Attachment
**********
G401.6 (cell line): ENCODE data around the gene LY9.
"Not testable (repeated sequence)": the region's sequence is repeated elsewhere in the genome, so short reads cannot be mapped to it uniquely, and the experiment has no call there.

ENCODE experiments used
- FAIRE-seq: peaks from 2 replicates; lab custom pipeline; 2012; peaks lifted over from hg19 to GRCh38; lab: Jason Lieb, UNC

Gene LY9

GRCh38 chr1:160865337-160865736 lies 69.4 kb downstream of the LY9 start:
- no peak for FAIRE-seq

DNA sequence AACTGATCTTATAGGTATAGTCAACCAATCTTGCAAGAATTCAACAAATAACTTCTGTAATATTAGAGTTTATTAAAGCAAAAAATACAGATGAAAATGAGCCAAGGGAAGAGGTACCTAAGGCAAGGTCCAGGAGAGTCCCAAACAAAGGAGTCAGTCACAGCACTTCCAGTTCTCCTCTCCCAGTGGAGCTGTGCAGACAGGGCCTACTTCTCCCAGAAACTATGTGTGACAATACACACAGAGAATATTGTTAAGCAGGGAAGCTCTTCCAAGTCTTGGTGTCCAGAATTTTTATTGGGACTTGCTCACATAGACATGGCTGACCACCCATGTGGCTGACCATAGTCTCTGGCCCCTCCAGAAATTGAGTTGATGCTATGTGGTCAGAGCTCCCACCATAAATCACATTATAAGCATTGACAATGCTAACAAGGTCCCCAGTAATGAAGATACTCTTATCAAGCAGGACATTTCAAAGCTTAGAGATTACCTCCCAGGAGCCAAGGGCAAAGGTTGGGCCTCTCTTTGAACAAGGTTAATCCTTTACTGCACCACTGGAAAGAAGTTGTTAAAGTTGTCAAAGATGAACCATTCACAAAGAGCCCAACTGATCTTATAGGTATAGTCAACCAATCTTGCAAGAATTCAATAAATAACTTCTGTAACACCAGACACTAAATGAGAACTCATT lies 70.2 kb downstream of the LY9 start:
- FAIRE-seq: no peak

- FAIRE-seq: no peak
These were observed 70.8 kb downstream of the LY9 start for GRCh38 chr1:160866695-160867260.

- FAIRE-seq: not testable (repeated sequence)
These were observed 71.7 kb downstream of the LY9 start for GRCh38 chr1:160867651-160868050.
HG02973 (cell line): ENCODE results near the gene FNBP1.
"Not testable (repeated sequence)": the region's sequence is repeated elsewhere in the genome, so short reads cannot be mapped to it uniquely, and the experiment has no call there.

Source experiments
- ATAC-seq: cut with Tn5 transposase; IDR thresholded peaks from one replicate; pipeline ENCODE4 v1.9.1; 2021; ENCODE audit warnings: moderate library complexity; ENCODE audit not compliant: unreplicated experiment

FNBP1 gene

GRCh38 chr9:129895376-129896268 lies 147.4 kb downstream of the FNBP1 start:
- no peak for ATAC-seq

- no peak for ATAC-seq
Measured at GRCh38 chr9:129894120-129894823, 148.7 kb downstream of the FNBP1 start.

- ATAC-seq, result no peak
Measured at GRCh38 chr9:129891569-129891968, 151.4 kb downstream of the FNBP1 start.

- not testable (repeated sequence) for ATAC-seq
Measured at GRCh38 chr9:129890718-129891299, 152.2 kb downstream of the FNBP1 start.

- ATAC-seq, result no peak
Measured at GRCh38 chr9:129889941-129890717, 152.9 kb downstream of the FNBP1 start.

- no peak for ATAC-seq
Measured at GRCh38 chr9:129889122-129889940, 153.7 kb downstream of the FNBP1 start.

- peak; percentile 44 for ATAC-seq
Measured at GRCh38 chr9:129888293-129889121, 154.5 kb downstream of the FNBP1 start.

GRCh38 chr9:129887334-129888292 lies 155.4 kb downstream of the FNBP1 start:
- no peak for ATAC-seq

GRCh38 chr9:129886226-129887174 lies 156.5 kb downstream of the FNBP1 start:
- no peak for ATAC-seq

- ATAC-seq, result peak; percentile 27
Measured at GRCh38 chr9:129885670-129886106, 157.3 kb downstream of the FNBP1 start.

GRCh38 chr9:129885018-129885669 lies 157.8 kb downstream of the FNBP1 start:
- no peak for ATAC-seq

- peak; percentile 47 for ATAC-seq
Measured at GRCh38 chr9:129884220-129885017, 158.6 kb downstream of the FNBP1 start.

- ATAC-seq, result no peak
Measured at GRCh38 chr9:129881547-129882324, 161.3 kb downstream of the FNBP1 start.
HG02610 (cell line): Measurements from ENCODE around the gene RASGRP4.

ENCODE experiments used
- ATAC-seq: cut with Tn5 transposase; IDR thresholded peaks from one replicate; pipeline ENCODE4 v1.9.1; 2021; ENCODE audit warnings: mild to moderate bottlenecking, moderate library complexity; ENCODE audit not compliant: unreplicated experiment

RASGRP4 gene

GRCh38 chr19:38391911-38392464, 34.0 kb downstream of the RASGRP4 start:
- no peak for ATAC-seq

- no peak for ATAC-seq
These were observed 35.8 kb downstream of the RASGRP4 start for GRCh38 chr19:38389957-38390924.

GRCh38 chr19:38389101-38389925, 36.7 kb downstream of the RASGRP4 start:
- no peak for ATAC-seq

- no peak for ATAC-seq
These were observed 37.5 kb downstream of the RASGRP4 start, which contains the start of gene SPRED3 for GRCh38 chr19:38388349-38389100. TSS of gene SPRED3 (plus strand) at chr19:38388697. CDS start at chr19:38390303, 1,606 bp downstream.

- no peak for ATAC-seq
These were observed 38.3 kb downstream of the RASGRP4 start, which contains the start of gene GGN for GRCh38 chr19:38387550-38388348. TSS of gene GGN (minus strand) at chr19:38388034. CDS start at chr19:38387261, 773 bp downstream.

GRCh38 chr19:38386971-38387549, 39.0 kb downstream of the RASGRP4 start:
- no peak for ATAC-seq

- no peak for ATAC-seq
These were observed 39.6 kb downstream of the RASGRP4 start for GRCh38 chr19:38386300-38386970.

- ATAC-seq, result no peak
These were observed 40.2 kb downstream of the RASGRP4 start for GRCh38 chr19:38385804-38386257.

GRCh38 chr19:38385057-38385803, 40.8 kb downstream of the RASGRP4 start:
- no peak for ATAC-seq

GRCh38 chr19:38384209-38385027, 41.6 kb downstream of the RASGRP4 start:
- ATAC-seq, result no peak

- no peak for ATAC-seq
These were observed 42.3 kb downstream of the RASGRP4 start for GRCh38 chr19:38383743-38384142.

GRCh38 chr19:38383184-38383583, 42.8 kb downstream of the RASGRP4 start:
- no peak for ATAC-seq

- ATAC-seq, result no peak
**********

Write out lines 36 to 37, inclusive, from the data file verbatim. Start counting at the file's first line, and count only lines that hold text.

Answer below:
- no peak for ATAC-seq

- ATAC-seq, result peak; percentile 27